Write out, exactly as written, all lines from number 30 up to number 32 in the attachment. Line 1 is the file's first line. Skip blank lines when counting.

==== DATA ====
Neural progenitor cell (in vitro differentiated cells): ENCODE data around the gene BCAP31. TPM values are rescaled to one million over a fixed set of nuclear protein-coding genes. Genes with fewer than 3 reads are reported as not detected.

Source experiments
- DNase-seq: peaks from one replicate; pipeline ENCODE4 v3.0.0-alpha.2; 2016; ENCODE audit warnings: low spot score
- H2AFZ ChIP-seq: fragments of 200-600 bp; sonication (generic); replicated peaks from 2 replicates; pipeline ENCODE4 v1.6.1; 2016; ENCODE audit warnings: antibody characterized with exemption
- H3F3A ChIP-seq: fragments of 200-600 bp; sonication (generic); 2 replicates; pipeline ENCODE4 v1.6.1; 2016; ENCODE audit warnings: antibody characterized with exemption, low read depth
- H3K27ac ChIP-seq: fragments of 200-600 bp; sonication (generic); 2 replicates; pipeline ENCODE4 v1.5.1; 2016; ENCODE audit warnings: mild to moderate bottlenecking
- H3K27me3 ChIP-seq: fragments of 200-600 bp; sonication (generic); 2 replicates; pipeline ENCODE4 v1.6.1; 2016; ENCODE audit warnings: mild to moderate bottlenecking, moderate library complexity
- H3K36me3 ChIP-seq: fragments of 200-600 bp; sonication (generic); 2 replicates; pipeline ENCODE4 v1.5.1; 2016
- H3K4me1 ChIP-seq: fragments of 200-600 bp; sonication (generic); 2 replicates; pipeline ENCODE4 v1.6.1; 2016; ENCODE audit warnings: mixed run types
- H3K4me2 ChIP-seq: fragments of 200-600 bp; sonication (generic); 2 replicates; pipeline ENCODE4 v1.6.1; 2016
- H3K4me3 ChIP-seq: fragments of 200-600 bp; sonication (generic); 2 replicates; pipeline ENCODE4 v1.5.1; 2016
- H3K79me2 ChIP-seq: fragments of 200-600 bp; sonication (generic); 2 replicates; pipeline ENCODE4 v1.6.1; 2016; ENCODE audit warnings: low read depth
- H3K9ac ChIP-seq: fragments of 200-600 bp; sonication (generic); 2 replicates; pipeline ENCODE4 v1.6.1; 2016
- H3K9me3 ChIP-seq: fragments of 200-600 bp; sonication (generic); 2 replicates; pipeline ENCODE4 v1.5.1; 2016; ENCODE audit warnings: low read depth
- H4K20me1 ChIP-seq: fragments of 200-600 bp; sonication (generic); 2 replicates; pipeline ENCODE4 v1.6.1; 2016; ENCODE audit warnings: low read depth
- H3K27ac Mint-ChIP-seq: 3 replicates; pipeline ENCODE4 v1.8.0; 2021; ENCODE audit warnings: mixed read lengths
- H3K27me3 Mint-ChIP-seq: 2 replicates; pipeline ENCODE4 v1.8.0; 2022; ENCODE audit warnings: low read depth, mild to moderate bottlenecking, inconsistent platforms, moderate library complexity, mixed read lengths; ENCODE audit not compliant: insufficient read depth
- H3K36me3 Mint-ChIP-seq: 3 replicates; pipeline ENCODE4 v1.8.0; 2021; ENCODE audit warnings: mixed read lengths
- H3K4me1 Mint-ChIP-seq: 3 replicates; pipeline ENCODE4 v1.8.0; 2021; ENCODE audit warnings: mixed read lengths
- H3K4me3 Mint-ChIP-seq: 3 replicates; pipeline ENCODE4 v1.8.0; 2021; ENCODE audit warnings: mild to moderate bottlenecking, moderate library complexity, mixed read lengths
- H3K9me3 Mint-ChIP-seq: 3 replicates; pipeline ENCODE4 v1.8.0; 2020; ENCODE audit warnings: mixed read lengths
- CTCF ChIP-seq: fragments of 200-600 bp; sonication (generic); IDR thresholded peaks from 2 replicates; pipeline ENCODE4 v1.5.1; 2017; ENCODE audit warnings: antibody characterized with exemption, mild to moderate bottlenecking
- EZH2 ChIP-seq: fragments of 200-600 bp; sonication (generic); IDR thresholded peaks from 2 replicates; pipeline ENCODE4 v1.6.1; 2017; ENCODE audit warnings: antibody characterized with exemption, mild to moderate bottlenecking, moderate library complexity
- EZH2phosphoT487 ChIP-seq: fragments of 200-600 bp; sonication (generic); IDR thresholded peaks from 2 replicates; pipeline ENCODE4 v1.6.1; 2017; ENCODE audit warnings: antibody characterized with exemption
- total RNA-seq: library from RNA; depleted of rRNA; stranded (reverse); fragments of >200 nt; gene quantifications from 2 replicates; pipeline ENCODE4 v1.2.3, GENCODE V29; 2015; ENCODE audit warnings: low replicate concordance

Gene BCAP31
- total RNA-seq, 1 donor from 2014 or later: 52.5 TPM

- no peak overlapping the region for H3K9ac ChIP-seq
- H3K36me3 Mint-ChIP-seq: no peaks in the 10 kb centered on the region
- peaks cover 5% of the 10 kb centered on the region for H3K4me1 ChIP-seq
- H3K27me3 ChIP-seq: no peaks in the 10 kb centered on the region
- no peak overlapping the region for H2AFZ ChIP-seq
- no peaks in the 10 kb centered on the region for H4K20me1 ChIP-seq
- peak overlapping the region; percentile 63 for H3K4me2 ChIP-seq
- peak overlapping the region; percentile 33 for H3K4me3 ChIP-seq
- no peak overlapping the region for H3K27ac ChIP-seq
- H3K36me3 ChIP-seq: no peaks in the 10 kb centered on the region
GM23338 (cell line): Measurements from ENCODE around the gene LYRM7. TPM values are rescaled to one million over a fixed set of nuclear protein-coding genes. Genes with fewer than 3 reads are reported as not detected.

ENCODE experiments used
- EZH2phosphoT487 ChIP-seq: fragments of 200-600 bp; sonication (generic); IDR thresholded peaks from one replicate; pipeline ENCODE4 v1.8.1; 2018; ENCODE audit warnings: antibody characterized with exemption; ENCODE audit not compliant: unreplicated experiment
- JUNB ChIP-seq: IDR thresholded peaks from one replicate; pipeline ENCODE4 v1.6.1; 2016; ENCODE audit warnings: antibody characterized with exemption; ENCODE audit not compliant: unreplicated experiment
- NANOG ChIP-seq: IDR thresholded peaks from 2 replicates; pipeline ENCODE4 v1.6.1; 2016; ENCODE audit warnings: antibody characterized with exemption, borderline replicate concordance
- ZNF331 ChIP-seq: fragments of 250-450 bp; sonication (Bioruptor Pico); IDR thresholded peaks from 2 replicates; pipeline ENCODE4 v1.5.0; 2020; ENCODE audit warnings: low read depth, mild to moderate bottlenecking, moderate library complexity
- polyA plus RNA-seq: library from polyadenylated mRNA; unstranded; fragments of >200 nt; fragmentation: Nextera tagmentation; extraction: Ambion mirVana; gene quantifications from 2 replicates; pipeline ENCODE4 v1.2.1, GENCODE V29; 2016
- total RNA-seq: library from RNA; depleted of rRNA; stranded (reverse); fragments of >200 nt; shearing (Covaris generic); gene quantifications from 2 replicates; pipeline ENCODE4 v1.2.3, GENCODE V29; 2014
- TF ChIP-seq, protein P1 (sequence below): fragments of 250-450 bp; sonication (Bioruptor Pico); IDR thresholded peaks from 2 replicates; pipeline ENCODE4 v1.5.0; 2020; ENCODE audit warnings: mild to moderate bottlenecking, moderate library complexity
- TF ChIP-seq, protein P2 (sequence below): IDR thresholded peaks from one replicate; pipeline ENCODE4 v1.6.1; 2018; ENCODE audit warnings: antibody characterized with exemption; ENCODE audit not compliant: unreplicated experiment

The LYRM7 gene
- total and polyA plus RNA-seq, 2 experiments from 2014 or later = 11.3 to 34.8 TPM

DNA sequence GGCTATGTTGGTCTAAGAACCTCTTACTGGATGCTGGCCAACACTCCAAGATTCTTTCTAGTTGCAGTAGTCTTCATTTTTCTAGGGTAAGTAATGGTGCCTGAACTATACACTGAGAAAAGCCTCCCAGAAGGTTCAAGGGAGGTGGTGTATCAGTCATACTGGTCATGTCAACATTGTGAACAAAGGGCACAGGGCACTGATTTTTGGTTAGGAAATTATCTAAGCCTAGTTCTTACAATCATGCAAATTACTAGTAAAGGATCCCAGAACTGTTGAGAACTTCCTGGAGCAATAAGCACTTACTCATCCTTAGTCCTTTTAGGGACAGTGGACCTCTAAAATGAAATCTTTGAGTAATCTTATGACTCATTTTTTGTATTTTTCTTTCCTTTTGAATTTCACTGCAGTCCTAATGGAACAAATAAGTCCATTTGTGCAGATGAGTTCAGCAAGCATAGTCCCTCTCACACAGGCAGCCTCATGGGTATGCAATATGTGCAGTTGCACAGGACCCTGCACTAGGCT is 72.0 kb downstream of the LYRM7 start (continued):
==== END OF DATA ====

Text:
- peaks cover 5% of the 10 kb centered on the region for H3K4me1 ChIP-seq
- H3K27me3 ChIP-seq: no peaks in the 10 kb centered on the region
- no peak overlapping the region for H2AFZ ChIP-seq